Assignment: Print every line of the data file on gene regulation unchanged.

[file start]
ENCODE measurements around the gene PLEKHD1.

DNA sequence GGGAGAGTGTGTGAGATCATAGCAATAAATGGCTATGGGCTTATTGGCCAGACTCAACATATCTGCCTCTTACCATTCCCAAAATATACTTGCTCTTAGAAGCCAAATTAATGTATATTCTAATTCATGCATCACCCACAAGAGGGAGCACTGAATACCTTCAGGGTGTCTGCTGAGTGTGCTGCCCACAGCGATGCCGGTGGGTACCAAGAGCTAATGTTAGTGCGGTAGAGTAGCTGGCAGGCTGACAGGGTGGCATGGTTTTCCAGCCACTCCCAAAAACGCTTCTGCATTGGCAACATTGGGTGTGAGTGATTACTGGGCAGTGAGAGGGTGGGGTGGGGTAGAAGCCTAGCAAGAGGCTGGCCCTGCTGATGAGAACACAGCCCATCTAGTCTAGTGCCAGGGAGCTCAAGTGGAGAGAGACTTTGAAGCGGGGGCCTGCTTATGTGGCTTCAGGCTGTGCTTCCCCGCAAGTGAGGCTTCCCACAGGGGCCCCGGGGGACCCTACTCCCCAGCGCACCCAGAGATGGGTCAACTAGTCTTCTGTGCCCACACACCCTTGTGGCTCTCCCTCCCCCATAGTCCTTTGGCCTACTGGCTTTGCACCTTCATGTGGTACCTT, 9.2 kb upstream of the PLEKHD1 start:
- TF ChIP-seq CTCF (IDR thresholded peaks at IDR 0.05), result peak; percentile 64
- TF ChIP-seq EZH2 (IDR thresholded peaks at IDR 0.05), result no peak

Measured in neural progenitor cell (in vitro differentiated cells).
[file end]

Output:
ENCODE measurements around the gene PLEKHD1.

DNA sequence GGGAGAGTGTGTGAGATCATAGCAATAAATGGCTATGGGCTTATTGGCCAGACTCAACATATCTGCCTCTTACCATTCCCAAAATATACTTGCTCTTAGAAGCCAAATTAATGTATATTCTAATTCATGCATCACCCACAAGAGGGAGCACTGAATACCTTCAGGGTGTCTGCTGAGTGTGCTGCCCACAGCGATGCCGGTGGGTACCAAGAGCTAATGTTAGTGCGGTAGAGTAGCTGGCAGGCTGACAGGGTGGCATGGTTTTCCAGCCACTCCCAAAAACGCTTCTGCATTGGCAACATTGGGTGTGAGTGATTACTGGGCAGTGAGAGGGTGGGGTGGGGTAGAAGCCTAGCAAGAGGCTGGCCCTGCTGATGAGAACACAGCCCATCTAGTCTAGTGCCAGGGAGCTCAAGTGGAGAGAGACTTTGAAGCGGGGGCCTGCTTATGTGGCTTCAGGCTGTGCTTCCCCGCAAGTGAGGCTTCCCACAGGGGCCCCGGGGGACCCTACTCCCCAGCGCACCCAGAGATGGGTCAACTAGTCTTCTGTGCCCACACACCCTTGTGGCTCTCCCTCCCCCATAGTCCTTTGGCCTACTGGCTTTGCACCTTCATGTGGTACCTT, 9.2 kb upstream of the PLEKHD1 start:
- TF ChIP-seq CTCF (IDR thresholded peaks at IDR 0.05), result peak; percentile 64
- TF ChIP-seq EZH2 (IDR thresholded peaks at IDR 0.05), result no peak

Measured in neural progenitor cell (in vitro differentiated cells).